Penn State Football Team’s Personality Meshing With O’Brien’s
Ten percent luck, twenty percent skill.*
Four games into the 2012 season and four games into the Bill O’Brien Era, Penn State is finding itself.
“When we walk off the field,” says cornerback Stephon Morris, “we want them to say, ‘That was a tough game, a tough team – they gave it everything they had.’ ”
For his first 36 weeks on the job, that has been Bill O’Brien's credo.
O’Brien is the kind of coach who wears sweats and a ballcap during games, and fist-bumps players as they come off the field. His big-dimpled chin, balding scalp, thick body and eyes often shadowed by the cap give him a Broderick Crawford kind of feel.
He is a players’ coach. (And students’, too – after his Thursday night radio show two weeks ago, O’Brien picked up the check for a busload of Nittanyville kids who had come for ribs and OB’s ribbing.)
He’ll turn 43 in just about a month, younger than all but three of the 10 coaches on the Penn State staff last season. He’ll drop an F-bomb during practice, loud enough to be heard above the six sideline speakers that blare Yes and Eminem.
“Coach O’Brien is a punch-you-in-the-mouth attitude kind of guy,” says linebacker Glenn Carson. “It’s rubbing off on all the players. We’re becoming coach O’Brien’s team. He’ll fight for us, which makes us want to fight for him.”
Fifteen percent concentrated power of will.
Still, the Nittany Lions have never lost a sense of self. Or their history.
“At the end of the day, we just play hard-nosed football,” says Adam Gress, a starter at right offensive tackle the past two weeks. “That has been the tradition here for a long time. I don’t think that’s going to change.”
Adds Matt Stankiewitch, a senior and the line’s anchor in all ways possible at center: “I grew up blue collar. And that’s who we are and that’s how we play. We keep our mouths shut, although Matt (McGloin) is a little different.”
Same for the defense, says safety Stephen Obeng-Agyapong, who’s from the Bronx. “We try to be dominant, and that’s traditional Penn State football. We harp on it in practice, but it’s already in our minds.”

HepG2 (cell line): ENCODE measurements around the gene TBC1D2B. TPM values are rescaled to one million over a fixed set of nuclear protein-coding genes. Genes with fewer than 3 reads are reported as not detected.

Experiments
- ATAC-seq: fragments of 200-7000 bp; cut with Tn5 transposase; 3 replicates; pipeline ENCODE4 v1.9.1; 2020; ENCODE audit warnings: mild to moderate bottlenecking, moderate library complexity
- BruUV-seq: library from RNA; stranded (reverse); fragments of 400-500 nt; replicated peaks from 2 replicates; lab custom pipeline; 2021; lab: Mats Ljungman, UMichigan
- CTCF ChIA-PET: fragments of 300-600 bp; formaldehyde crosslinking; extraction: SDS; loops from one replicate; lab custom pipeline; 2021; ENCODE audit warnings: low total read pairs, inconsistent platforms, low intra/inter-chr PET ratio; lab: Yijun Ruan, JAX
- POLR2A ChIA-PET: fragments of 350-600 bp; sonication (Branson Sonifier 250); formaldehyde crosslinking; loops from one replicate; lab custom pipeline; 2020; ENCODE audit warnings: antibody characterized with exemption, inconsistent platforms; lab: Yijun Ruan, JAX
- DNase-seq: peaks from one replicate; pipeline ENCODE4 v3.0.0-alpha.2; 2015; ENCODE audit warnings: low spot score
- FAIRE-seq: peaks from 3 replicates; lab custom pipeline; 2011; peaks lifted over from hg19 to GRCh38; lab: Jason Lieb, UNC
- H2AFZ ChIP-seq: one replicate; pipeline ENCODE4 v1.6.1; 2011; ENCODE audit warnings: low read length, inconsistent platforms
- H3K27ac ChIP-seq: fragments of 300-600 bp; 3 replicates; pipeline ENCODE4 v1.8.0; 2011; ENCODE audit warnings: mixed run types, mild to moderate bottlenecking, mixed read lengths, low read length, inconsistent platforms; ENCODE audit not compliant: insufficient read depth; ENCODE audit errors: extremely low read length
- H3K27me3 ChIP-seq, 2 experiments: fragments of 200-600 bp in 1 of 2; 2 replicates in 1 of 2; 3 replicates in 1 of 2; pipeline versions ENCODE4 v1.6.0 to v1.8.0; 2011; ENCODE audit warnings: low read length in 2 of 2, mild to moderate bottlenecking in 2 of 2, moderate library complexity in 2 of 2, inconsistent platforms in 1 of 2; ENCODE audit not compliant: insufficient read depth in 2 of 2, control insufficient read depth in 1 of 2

Five percent pleasure, fifty percent pain.
“We have a group of guys who just love football, who love to play,” says Carson. “Everyone who’s here wants to be here and wants to come out on Saturday and play.”
While the Nittany Lions continue to embrace the old style of Penn State football, they have taken to O’Brien in a way that belies his brief stint at Dear Old State.
Part may be circumstance, but most of it’s OB’s stance. The former New England Patriots offensive coordinator stands up for his players, as well as standing behind them. They’ve noticed.
“He’s a Bawstin guy,” says Gress, giggling a bit as he effects a pretty decent accent. “He’s a good dude. He really wants us to win. He wants what’s best for us. His confidence really rubs off on us. That’s a good thing.”
O’Brien is a dichotomy of sorts. A defensive player at Brown, he’s known as an offensive savant. He’s a sharp guy whose humor can be scissors through paper, but he revels when his defense rocks.
He’s part-smashmouth, part-swashbuckler. In demeanor, confidence and heritage, McGloin is his kind of quarterback. And that OB has unleashed McG to a per-game tune of 37 pass attempts – on pace for 444, which would be a PSU single-season record by 42 tosses – has endeared him to the Scranton Gunslinger.
“Coach O’Brien has done a great job with our offense,” says McGloin, who threw for 318 yards against Temple, the third 300-game he’s rolled in his career. “We can only go as far as he takes us, and right now he is doing a great job of leading us each week.”
Like his mentor, McGloin is quick to be critical of himself while doling out praise elsewhere. While the Nittany Lion defense ranks 24th nationally in both points allowed (15.25 per game) and turnover margin, the offense is batting only .500 on red zone TDs.
McGloin’s a former baseball player, so he knows all about averages. He was so feisty on the diamond that twice as a high schooler his coach sent him home. In the middle of a game. And the coach was his brother.
So we know that McGloin, for all his deserved accolades after guiding his offense to 491 yards and 27 first downs against Temple, isn’t easily satisfied. He graduated in May with one degree and is going for another. But even moreso he’s getting his masters in quarterbacking this fall, and he knows an average score of 22 points per game is reason for concern.
“In terms of an identity, I’d say our offense is still unknown,” McGloin says. “Our offense is doing great things, but we are still hurting ourselves and leaving plays out there on the field.”
An identity? O’Brien kind of scoffed at the question on Saturday.
Penn State’s identity, its personality, in 2012 is simple and straightforward -- the antithesis of its offense. O’Brien’s answer to the query came minutes after the Temple game was over, although it would have been the same in April or in August or on Almost Any Day.
“The identity of the team,” O’Brien said, “is a bunch of really resilient, tough kids that love to play football and love to go to school at Penn State.”
And a hundred percent reason to remember the name.